John Rippin has retired after spending nearly 50 years with the same newspaper, the Loughborough and Shepshed Echo.
Rippin joined the paper in 1955 at the age of 16 as a trainee reporter. Twenty-one years later he became the paper’s third editor. The Echo, Leicestershire’s leading paid-for weekly, was founded in 1891.
Rippin’s predecessor, Charles Harriss, continued in the editor’s chair until the age of 87.
When Rippin took over, it was still the era of hot metal; the Echo was a broadsheet and the front page was filled with estate agents’ advertisements.
Within a few weeks, the modernisation of the pages had begun and over the past 10 years, the paper has won a number of awards. One of Rippin’s proudest moments came in 1997 when the Echo was chosen as Campaigning Weekly Newspaper of the Year in a Newspaper Society competition.
Rippin is a former regional chairman of the old Guild of British Newspaper Editors (now the Society of Editors).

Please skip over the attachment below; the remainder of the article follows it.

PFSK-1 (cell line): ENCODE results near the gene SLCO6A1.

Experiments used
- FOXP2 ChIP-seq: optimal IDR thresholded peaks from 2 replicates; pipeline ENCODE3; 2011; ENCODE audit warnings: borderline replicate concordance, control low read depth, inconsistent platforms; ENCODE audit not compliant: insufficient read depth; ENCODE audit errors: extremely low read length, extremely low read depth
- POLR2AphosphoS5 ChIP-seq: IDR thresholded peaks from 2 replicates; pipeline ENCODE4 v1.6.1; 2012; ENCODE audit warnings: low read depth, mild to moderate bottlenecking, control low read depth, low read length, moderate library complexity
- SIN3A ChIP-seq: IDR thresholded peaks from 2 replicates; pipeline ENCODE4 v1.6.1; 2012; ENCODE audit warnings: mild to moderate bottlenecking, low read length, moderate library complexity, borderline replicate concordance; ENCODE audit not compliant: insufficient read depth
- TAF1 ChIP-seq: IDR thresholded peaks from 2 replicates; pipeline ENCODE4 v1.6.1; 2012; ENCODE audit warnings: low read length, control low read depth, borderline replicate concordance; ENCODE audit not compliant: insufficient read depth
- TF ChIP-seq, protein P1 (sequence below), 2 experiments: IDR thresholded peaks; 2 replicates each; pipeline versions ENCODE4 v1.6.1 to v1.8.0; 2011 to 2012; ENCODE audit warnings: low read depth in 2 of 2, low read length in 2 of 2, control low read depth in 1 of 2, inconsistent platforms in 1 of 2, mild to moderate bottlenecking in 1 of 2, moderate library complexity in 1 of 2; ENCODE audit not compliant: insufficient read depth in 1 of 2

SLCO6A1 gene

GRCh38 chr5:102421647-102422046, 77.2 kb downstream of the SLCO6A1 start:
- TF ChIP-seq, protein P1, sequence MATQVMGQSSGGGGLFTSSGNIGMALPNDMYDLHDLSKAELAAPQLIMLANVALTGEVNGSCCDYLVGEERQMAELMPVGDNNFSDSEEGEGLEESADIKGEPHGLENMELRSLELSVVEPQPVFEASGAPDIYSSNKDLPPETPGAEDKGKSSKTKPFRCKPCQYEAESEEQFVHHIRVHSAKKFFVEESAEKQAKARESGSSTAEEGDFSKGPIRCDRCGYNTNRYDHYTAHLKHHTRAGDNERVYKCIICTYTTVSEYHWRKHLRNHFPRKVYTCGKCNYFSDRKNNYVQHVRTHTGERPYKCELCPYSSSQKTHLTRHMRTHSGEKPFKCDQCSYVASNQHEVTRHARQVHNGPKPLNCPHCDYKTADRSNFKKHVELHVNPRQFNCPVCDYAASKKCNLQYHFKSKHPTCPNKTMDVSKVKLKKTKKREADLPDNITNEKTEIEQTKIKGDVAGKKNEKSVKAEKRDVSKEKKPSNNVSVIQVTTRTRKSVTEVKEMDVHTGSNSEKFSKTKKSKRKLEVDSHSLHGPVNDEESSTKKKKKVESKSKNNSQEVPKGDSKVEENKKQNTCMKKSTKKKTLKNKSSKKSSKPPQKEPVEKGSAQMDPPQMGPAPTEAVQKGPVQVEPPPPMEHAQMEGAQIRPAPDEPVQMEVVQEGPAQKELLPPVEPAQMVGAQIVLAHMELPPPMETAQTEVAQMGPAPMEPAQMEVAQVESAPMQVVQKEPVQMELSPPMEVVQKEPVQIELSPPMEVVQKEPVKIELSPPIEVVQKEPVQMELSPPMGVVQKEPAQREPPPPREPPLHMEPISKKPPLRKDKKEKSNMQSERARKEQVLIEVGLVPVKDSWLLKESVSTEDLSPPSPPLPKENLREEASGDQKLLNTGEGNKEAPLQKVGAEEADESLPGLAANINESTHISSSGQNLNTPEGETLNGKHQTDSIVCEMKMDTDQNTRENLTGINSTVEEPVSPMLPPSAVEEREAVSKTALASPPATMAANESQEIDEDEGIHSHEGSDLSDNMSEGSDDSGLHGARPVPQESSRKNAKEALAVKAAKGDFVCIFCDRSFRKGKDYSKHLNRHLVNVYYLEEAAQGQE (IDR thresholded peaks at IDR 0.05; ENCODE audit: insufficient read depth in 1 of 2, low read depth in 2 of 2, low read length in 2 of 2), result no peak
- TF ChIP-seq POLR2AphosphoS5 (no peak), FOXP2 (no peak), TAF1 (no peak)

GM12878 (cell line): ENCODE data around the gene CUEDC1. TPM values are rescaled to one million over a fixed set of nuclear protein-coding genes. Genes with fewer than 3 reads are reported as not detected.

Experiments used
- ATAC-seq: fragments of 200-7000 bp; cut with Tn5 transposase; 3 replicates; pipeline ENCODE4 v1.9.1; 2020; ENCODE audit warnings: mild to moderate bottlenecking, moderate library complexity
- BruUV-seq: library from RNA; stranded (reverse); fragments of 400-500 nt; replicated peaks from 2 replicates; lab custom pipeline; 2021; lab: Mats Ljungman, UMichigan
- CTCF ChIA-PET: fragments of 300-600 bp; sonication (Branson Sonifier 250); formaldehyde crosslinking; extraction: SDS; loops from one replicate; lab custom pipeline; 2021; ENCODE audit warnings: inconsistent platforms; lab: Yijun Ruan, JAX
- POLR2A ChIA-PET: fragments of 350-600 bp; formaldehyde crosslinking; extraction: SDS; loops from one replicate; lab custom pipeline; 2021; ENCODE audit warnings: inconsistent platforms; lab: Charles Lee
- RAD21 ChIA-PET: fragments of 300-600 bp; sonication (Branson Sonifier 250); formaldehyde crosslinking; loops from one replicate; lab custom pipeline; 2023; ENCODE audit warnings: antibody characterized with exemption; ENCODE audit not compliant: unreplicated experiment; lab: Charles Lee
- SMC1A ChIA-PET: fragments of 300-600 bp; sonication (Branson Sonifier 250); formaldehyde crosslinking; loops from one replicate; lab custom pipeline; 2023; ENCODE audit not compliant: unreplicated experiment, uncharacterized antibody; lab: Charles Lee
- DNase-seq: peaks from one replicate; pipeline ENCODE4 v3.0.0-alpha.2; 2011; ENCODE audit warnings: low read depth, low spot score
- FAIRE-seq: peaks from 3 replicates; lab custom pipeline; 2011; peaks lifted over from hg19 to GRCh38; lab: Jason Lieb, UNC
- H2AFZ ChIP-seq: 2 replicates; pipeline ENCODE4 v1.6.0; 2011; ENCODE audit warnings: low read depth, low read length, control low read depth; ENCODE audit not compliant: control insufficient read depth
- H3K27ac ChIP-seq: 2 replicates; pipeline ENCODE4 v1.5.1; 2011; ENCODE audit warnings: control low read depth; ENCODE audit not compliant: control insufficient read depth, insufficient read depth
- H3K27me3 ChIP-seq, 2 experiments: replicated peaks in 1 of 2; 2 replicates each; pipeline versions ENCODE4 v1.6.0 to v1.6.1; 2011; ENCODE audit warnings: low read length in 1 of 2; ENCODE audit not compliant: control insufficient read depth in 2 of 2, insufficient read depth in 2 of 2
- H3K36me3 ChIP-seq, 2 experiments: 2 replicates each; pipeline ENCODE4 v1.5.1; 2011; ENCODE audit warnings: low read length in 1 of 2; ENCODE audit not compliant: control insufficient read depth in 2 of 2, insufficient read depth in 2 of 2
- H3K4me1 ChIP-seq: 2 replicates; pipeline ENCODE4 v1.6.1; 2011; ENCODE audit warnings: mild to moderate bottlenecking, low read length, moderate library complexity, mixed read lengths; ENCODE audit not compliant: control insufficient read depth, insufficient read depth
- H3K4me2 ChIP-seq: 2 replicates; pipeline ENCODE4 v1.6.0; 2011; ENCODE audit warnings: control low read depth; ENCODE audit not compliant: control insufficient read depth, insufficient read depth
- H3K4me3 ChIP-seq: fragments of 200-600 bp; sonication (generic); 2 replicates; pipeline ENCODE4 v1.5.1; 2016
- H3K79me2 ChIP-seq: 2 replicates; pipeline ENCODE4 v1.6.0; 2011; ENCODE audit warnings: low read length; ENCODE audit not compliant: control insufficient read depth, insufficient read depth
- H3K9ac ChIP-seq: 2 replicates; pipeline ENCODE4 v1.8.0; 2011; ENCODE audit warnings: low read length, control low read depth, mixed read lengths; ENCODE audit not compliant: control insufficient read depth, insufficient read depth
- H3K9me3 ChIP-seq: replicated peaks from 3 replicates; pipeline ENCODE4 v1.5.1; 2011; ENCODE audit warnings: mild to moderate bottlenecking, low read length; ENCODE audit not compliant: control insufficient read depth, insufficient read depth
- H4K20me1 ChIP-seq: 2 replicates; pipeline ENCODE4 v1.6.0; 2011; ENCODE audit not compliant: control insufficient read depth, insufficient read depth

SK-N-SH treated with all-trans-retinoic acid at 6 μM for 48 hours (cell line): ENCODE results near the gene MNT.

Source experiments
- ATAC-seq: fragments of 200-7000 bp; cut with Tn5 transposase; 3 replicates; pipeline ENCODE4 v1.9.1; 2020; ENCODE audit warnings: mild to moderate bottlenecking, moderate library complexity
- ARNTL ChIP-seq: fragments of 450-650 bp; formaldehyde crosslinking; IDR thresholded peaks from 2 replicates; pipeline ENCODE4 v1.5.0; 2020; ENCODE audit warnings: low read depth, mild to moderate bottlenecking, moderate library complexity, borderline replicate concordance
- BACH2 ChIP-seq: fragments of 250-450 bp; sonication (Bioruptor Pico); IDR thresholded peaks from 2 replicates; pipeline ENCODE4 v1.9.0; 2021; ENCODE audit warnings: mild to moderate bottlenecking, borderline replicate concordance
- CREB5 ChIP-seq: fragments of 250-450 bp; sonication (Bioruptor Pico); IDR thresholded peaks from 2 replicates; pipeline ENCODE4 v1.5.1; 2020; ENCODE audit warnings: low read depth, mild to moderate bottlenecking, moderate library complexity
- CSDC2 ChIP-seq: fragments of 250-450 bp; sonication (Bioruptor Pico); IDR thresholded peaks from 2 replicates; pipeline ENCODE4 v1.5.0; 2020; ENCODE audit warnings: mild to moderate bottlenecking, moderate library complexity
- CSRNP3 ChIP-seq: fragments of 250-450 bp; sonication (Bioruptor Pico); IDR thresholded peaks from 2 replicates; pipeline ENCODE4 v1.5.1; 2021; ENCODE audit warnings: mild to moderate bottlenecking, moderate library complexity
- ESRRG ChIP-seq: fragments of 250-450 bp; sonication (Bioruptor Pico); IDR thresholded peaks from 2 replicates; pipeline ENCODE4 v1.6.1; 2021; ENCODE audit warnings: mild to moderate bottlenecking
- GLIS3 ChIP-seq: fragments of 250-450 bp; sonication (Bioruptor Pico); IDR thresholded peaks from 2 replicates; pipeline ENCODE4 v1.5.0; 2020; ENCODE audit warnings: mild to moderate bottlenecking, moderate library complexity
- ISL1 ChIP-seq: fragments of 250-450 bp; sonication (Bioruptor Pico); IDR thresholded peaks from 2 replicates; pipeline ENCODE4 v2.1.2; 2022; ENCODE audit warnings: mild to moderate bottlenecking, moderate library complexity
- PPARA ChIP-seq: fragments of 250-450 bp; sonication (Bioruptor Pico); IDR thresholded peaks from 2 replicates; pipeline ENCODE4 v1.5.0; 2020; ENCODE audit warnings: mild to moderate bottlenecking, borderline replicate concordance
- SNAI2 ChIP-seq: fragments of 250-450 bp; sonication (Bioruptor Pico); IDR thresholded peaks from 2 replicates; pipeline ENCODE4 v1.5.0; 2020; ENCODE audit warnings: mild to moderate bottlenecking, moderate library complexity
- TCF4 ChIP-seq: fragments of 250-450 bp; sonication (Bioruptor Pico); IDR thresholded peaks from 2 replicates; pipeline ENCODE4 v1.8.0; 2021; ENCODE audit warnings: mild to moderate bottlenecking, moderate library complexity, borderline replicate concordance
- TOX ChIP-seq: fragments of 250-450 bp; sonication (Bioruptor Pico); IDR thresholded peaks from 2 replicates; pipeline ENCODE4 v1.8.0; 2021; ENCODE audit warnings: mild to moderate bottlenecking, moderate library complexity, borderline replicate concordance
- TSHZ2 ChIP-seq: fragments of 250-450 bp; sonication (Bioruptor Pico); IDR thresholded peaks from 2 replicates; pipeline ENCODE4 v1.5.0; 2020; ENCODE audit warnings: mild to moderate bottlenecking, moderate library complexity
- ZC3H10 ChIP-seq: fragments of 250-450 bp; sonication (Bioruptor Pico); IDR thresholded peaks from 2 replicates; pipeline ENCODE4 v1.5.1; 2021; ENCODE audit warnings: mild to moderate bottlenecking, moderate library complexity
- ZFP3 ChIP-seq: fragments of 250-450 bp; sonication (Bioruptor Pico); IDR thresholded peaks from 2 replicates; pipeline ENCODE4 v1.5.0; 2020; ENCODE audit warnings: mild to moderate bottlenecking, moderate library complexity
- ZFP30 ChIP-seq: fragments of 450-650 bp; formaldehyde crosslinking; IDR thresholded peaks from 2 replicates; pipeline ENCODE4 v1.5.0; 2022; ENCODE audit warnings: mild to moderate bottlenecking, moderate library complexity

He will continue the bylined Echo column that he has written for the past eight years.
Rippin said he had always been proud to work for the Echo, adding: “One of my main motivating forces has always been to try to carry on the good work of Echo stalwarts of the past.”
Andy Rush has stepped up from executive editor to take over the editor’s chair. He has been at the Echo for 11 years, rising from general reporter. The 43-year-old began as a trainee reporter with the Coalville Times in 1988.
Rush said of Rippin: “John has taken the Echo to new heights in circulation and content. The paper has never been such an interesting read as it is today, and a lot of it is down to John’s love and commitment.”